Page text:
• ensure that allowances can be transferred between installations in the EU and to non-EU countries where the allowances are recognised;
  • determine effective penalties for any breaches of the law. Operators without enough allowances to cover their emissions are fined €100 for each tonne of CO2 emitted.

All of these steps are fulfilled on the basis of rules harmonised at EU level.

The European Commission:

  • presents an annual report to the Council and the European Parliament on the implementation of the EU ETS and accompanying climate and energy policies;
  • has the power to define the technical rules necessary to implement basic legislation;
  • maintains an independent registry and a transaction log that record the ownership, issuing, transfer and cancellation of allowances.


It has applied since 25 October 2003 and had to become law in EU countries by 31 December 2003.


Under the Kyoto Protocol on climate change, agreed in December 1997, the EU pledged to reduce GHG emissions between 2008 and 2012 by 8% compared to 1990 levels.

In the second Kyoto period (2013-2020), this commitment was increased to 20% of 1990 levels by 2020.

During the fourth phase of the EU ETS (2021-2030), the EU is aiming to cut its emissions by at least 40% by 2030, in line with the 2015 Paris Agreement on climate change. To meet these targets, the EU established a GHG allowance trading system. Each allowance covers the emission of 1 tonne of CO2 or CO2 equivalent over a specific period.

For more information, see:


EU Emissions Trading System (EU ETS): the first — and still by far the largest — international system for trading GHG emission allowances, it covers nearly 11,000 power stations and manufacturing plants in the 28 EU countries (1), Iceland, Norway and Liechtenstein, as well as aviation activities.
Cap and trade principle: the EU ETS works on the basis of this principle. A ‘cap’, or limit, is set on the total amount of certain GHGs that can be emitted by the factories, power plants and other installations in the system. The cap is reduced over time so that total emissions fall. The system allows trading of emission allowances so that the total emissions of the installations and aircraft operators stays within the cap and the least-cost measures can be taken up to reduce emissions.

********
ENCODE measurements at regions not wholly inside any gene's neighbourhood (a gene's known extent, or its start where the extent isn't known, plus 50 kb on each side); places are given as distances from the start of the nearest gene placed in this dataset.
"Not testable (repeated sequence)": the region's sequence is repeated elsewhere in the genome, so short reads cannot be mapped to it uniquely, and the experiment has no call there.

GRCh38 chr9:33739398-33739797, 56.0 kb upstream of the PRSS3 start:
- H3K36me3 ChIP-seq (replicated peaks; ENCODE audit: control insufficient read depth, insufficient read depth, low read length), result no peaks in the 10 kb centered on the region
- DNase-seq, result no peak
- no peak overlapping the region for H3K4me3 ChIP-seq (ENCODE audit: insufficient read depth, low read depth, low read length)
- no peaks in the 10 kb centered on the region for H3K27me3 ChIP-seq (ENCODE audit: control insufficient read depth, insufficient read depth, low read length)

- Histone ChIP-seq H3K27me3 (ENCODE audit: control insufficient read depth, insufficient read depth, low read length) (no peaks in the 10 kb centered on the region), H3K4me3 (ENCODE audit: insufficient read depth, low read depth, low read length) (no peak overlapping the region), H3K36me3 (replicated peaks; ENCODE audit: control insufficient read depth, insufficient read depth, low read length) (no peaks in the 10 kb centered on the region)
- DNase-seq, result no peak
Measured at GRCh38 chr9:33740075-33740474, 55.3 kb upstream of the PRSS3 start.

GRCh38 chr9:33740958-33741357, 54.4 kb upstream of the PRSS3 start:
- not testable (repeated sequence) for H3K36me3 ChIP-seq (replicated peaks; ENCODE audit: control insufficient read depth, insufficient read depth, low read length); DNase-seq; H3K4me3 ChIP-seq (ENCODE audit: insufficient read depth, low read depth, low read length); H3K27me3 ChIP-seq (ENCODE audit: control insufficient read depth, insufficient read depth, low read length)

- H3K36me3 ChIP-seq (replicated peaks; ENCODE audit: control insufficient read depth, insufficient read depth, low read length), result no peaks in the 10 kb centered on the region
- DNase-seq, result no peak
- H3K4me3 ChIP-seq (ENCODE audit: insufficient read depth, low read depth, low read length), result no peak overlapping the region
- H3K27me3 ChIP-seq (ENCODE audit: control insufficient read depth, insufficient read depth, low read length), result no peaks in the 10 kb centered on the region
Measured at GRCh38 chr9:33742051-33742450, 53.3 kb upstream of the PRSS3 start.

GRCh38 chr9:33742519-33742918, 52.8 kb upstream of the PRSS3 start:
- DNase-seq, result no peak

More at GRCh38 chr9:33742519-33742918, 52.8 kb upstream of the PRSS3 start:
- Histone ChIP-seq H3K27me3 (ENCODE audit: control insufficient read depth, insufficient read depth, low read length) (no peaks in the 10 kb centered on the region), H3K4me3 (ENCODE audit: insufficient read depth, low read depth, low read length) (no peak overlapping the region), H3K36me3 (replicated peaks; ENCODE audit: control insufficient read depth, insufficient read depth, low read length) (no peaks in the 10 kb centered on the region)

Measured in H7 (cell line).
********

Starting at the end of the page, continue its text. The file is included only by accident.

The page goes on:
Directive 2003/87/EC of the European Parliament and of the Council of 13 October 2003 establishing a scheme for greenhouse gas emission allowance trading within the Community and amending Council Directive 96/61/EC (OJ L 275, 25.10.2003, pp. 32-46)

Successive amendments to Directive 2003/87/EC have been incorporated in the original text. This consolidated version is of documentary value only.


Decision (EU) 2018/853 of the European Parliament and of the Council of 30 May 2018 amending Regulation (EU) No 1257/2013 and Directives 94/63/EC and 2009/31/EC of the European Parliament and of the Council and Council Directives 86/278/EEC and 87/217/EEC as regards procedural rules in the field of environmental reporting and repealing Council Directive 91/692/EEC (OJ L 150, 14.6.2018, pp. 155-161)

Decision (EU) 2015/1814 of the European Parliament and of the Council of 6 October 2015 concerning the establishment and operation of a market stability reserve for the Union greenhouse gas emission trading scheme and amending Directive 2003/87/EC (OJ L 264, 9.10.2015, pp. 1-5)

See consolidated version.

last update 03.10.2018

(1) The United Kingdom withdraws from the European Union and becomes a third country (non-EU country) as of 1 February 2020.